Total hysterectomy and bilateral adnexectomy is the standard treatment for atypical endometrial hyperplasia and early-stage endometrial cancer. However, the recommended surgical treatment precludes future pregnancy when these conditions are diagnosed in women in their fertile age. In these patients, fertility-sparing treatment may be feasible if the desire for childbearing is consistent and specific conditions are present. This review summarizes the available evidence on fertility-sparing management for atypical endometrial hyperplasia and early-stage endometrial cancer. Historically, oral progestins have been the mainstay of conservative management for atypical endometrial hyperplasia and stage IA endometrioid endometrial cancer with no myometrial invasion, although there is no consensus on dosage and treatment length. Intrauterine progestin therapy has proved a valid alternative option when oral progestins are not tolerated. GnRH analogs, metformin, and hysteroscopic resection in combination with progestins appear to increase the overall efficacy of the treatment. After a complete response, conception is recommended; alternatively, maintenance therapy with strict follow-up has been proposed to decrease recurrence. The risk of disease progression is not negligible, and clinicians should not overlook the risk of hereditary forms of the disease in young patients, in particular, Lynch syndrome. Hysterectomy is performed once the desire for childbearing desire has been established. The conservative management of atypical endometrial hyperplasia and early-stage endometrial cancer is feasible, provided a strong desire for childbearing and permitting clinical–pathological conditions. However, patients must be aware of the need for a strict follow-up and the risk of progression with a possible consequent worsening of the prognosis. More homogenous and well-designed studies are necessary to standardize and identify the best treatment and follow-up protocols.

Conservative Management of Atypical Endometrial Hyperplasia and Early Endometrial Cancer in Childbearing Age Women

Gardella B.;
2022-01-01

Abstract

Total hysterectomy and bilateral adnexectomy is the standard treatment for atypical endometrial hyperplasia and early-stage endometrial cancer. However, the recommended surgical treatment precludes future pregnancy when these conditions are diagnosed in women in their fertile age. In these patients, fertility-sparing treatment may be feasible if the desire for childbearing is consistent and specific conditions are present. This review summarizes the available evidence on fertility-sparing management for atypical endometrial hyperplasia and early-stage endometrial cancer. Historically, oral progestins have been the mainstay of conservative management for atypical endometrial hyperplasia and stage IA endometrioid endometrial cancer with no myometrial invasion, although there is no consensus on dosage and treatment length. Intrauterine progestin therapy has proved a valid alternative option when oral progestins are not tolerated. GnRH analogs, metformin, and hysteroscopic resection in combination with progestins appear to increase the overall efficacy of the treatment. After a complete response, conception is recommended; alternatively, maintenance therapy with strict follow-up has been proposed to decrease recurrence. The risk of disease progression is not negligible, and clinicians should not overlook the risk of hereditary forms of the disease in young patients, in particular, Lynch syndrome. Hysterectomy is performed once the desire for childbearing desire has been established. The conservative management of atypical endometrial hyperplasia and early-stage endometrial cancer is feasible, provided a strong desire for childbearing and permitting clinical–pathological conditions. However, patients must be aware of the need for a strict follow-up and the risk of progression with a possible consequent worsening of the prognosis. More homogenous and well-designed studies are necessary to standardize and identify the best treatment and follow-up protocols.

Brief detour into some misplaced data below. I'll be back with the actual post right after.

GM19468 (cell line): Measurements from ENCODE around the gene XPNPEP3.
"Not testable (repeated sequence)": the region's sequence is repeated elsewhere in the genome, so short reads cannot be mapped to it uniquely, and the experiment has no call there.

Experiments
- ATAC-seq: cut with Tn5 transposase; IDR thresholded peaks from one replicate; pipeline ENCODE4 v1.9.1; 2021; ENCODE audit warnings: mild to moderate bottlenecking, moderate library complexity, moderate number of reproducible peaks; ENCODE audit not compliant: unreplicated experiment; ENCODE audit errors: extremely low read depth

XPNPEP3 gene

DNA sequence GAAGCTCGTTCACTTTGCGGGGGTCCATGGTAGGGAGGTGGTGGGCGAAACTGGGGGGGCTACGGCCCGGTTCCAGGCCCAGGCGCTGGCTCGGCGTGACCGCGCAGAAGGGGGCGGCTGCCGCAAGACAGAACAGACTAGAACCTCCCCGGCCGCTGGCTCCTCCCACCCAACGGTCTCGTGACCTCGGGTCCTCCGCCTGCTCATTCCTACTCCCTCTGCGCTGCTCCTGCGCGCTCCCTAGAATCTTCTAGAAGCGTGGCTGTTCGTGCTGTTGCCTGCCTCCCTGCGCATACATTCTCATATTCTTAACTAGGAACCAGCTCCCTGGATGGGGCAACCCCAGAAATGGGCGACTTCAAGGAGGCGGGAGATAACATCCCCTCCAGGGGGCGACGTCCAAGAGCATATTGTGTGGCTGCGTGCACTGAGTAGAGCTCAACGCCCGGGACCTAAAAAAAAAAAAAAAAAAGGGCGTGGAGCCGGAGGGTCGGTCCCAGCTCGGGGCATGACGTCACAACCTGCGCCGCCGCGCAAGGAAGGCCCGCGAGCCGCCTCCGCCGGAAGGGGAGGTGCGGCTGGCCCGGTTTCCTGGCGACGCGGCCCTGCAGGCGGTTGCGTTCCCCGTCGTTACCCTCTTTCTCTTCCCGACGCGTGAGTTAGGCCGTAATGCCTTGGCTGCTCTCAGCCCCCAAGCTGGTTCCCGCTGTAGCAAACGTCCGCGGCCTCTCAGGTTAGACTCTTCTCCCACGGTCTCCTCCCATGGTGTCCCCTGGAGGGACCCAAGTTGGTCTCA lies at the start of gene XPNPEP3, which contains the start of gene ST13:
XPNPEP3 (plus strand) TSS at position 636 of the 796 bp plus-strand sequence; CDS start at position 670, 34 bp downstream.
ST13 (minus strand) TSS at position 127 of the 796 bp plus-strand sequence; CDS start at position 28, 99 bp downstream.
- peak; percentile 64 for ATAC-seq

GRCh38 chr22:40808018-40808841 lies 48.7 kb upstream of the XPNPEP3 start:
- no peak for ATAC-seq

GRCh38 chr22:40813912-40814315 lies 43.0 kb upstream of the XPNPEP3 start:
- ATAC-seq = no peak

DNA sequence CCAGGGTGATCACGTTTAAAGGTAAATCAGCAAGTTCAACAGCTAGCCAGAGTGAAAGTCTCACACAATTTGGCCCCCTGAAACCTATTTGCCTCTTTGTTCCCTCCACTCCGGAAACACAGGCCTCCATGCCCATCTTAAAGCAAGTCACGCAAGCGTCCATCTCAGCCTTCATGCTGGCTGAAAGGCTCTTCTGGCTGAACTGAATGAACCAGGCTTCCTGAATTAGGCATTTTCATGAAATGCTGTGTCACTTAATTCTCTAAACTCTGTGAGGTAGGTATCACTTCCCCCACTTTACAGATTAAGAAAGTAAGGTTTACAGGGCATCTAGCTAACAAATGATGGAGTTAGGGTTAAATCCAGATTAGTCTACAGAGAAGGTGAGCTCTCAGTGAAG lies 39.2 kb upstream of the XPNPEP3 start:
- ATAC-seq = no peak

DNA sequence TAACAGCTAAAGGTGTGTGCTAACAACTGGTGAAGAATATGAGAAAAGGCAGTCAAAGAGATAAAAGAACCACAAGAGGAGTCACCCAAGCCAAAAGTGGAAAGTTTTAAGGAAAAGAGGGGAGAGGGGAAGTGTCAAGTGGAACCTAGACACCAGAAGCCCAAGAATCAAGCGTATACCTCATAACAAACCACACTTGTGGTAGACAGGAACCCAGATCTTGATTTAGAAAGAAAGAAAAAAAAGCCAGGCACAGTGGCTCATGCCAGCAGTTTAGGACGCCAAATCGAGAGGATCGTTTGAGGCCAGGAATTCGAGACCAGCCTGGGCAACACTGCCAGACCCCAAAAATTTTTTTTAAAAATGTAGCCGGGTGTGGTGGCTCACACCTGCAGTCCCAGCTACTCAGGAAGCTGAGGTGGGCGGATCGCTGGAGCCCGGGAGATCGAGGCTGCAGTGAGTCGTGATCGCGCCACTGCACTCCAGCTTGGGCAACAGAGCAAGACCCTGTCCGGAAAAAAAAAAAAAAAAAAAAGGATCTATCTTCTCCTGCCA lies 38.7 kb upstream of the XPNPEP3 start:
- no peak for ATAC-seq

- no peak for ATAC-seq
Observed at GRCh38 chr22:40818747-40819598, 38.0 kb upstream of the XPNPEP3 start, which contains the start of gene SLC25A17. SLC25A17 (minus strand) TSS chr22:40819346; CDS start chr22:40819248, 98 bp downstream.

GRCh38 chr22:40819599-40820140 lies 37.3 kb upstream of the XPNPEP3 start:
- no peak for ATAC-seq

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Utilizza questo identificativo per citare o creare un link a questo documento: https://hdl.handle.net/11571/1476584
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